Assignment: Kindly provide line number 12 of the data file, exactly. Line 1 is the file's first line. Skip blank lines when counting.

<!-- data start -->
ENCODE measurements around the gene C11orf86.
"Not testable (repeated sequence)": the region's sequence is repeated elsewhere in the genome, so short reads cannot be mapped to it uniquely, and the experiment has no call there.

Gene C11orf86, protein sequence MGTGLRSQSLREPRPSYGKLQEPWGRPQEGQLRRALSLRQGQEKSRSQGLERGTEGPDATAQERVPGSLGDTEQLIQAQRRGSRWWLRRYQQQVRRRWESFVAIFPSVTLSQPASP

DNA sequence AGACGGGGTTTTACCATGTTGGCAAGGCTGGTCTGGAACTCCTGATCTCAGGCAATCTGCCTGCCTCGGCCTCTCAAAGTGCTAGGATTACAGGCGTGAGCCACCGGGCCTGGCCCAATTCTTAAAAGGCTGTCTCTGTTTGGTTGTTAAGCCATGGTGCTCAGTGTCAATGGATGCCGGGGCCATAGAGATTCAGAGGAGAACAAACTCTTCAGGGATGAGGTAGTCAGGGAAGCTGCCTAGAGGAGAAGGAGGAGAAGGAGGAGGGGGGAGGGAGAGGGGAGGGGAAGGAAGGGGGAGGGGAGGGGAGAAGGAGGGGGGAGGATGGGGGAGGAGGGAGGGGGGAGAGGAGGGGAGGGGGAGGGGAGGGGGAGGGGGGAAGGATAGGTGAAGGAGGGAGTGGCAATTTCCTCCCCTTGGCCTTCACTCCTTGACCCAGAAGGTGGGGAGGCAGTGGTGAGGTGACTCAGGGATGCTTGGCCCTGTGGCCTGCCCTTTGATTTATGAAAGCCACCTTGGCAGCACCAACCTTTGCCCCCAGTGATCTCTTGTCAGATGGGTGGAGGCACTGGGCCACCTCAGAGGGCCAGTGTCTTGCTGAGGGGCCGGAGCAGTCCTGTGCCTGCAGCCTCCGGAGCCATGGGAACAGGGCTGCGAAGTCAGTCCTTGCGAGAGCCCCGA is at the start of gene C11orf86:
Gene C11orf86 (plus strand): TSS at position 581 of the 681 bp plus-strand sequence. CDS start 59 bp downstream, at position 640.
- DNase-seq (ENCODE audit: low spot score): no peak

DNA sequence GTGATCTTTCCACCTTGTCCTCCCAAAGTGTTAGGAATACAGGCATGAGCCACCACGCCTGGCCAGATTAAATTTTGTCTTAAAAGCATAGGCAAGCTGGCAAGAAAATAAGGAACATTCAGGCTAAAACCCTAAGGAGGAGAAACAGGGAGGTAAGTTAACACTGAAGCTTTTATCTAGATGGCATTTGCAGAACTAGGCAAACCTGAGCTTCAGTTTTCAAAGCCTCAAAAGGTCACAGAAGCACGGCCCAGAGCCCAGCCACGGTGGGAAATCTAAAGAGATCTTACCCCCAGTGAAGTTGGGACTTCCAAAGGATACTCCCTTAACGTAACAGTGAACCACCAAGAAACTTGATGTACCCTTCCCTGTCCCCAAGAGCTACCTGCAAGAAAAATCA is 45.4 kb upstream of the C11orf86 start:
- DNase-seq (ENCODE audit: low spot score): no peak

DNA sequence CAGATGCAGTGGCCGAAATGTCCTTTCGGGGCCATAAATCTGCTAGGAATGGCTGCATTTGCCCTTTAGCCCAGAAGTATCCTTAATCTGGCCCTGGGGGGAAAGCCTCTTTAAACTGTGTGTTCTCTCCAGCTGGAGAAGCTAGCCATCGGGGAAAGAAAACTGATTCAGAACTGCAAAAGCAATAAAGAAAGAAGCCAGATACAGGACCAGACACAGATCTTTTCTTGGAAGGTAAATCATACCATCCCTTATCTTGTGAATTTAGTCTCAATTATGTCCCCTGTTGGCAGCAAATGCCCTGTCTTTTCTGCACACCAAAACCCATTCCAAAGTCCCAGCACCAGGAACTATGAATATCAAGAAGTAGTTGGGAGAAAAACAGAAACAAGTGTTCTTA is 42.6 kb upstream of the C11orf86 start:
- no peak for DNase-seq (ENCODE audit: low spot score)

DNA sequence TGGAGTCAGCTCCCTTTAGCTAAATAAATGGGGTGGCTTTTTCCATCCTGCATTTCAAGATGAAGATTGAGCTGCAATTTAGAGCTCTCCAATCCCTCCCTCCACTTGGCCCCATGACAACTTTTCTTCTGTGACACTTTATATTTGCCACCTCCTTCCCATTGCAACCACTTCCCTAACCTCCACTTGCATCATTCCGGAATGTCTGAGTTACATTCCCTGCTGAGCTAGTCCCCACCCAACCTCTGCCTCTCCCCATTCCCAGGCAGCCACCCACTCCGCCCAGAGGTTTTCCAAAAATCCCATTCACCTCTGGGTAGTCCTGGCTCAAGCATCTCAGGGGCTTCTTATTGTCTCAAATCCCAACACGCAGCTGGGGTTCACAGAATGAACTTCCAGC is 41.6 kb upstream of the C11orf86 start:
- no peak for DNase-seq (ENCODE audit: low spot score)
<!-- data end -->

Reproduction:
- no peak for DNase-seq (ENCODE audit: low spot score)